SUBOG and the University of Connecticut’s NAACP chapter brought social media influencer and activist Demetrius Harmon as their honorable keynote speaker at UConn NAACP third annual Image Awards.
Hosted by Nicole Hamilton, president of UConn’s NAACP chapter, and Justis Lopez, the night was filled with food, performances and a moving speech from the social media star. The show recognized UConn students who have made an impact during their undergraduate years along with faculty that guide these students to success.
UConn dance team Encore started the night off with a jaw-dropping routine that excited the audience. UConn’s Praise Dance Ministry closed the night with a routine that was in sync and beautiful to watch. UConn’s Voice of Freedom also sang their souls out on the stage, bringing goosebumps and you could feel the emotion in every word sung.
The NAACP Annual Image Awards show recognized the African American student population for their outstanding work in the community. The first award of the night, “Black Girl Magic,” was awarded to Abby Katz, followed by the “Black Boy Joy” award, given to Mehki Amos. Winner of “Graduate Student of the Year” was Pauline Batista and “Faculty Staff Member of the Year” was given to both Dr. Willena Price and Steve Cartagena for their support to students. UConn Brothers Reaching Our Society and National Council of Negro Women, INC, tied for “Organization of the Year.” Paris Pruitt was awarded with “activist of the year” and Odia Kane was awarded with the “Student Lifetime Achievement” award. Lastly, the final award went out to Dr. Joseph Cooper for “Faculty Lifetime Achievement.” These awards were given to those who set an example for UConn and the community. Though in there are winners and losers in award shows, Natalie Hamilton emphasize how all the nominees made a great contribution to UConn.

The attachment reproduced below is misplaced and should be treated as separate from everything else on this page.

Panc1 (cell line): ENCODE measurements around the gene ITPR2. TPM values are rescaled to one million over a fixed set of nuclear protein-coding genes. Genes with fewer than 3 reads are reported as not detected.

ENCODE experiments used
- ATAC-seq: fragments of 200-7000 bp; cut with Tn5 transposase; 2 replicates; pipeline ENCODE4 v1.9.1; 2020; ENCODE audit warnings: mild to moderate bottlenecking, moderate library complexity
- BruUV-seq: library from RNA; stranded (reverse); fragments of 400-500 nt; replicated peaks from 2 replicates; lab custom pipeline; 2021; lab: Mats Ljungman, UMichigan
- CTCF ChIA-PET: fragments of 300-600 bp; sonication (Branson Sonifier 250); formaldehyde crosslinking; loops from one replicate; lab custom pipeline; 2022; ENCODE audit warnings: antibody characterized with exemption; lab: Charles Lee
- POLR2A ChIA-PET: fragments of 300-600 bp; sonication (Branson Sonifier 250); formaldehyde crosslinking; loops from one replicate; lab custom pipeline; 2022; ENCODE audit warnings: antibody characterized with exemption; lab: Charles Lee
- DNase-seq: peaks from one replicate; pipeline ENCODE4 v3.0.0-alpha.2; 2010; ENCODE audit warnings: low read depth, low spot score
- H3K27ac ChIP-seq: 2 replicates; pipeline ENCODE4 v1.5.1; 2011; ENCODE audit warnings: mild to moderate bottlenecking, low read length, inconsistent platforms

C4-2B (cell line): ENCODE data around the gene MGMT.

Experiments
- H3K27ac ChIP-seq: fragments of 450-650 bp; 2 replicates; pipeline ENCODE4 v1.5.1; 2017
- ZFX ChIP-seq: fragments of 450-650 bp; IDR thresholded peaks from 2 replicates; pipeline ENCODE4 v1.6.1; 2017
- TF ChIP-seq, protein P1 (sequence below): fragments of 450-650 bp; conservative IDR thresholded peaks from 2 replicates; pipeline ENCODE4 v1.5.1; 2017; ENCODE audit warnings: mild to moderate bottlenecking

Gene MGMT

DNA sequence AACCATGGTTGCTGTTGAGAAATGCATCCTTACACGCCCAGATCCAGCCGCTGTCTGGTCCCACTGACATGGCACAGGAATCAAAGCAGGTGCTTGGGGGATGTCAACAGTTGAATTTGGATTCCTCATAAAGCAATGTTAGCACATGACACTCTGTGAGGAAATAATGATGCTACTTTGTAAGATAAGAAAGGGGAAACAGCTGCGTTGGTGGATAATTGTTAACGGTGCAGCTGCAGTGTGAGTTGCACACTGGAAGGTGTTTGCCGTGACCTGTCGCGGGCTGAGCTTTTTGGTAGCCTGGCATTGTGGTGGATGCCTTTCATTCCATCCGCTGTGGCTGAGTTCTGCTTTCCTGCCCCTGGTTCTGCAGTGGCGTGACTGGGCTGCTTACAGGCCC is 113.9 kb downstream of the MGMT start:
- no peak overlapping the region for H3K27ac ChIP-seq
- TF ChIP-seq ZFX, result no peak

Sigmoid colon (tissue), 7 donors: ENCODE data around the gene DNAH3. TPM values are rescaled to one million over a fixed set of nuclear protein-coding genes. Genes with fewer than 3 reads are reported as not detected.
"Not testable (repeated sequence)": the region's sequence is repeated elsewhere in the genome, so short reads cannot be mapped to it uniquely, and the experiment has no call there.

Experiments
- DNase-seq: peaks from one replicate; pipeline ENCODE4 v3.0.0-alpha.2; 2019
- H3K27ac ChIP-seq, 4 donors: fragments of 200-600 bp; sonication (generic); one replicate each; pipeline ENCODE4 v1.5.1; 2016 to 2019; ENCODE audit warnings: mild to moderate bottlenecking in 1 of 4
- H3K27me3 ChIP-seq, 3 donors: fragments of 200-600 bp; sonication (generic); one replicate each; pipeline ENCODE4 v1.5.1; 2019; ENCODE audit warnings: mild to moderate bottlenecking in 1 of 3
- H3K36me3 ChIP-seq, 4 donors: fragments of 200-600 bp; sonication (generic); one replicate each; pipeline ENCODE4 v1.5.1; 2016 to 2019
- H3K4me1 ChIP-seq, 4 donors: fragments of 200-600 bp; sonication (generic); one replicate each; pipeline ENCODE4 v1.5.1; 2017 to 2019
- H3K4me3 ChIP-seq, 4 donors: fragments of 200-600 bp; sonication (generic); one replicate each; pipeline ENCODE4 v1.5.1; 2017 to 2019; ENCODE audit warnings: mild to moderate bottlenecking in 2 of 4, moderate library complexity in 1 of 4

The highlight of the night was keynote speaker Demetrius Harmon speaking about his journey as a social media influencer. Harmon is most known on Instagram and as a mental health and suicide prevention activist. He has created a hoodie campaign titled “You Matter” to spread self-love and raise mental health awareness. He has also donated $20,000 to Nanny Angel Network, a breast cancer organization, and has won multiple social media awards.
Harmon started his speech with slides, showing his family and his first job. He spoke about how he was unhappy with his job, so he made Vine videos as an outlet. Harmon emphasized following one’s dream. He said he, too, is still “figuring this out.”
What struck the most was Harmon’s words on dreams.
“Following your dreams means believing yourself…trial and error with following dreams but life doesn’t allow a lot of error” he said. He spoke about how he and his peers, UConn students included, were never taught how to handle life after high school.
While most know Harmon by his social media presence, many do not know the challenges he has faced. He spoke about his greatest inspiration, musical artist and actor Childish Gambino. When Gambino losted his father, Harmon wondered how he moved on from that loss. Then Harmon went on to speak about losing his grandmother, which impacted his life emotionally. He felt like “dying inside,” but the one thing that kept him going was entertainment. He kept making content because he knew that was what his grandmother wanted. Harmon explained though it’s easy to get wrapped up in challenges, “everyone has a different purpose.”
Emotional as the story was, Harmon remained collected. He presented pictures of his achievements, including winning three social media awards and giving back to his community. The trendy “You Matter” hoodies that are seen everywhere on Instagram were made by Harmon to raise awareness.
One of the most memorable things he said throughout his speech was, “You get blessings to share them, not to keep them to yourself.” Demetrius Harmon uses his platform to influence youth to love themselves. There was a time when he thought he hit rock bottom, but the people around him and what made him happy was what kept him going. Janaya Laude, an undergraduate student, said, “Demetrius’ speech really encouraged me and my college career. What I want to figure out to do in life and my purpose.”
The awards ended with a meet-and-greet with Harmon, where students were able to interact and take a picture with the social media star.
“I think it is so important that we continue to acknowledge our students, organization and faculty that are doing incredible work because they are not always recognized and acknowledged,” Hamilton said. “We did not create to celebrate NAACP but to celebrate individuals who make this campus better than when they started.”
Cindy Lam is a campus correspondent for The Daily Campus. She can be reached at firstname.lastname@example.org.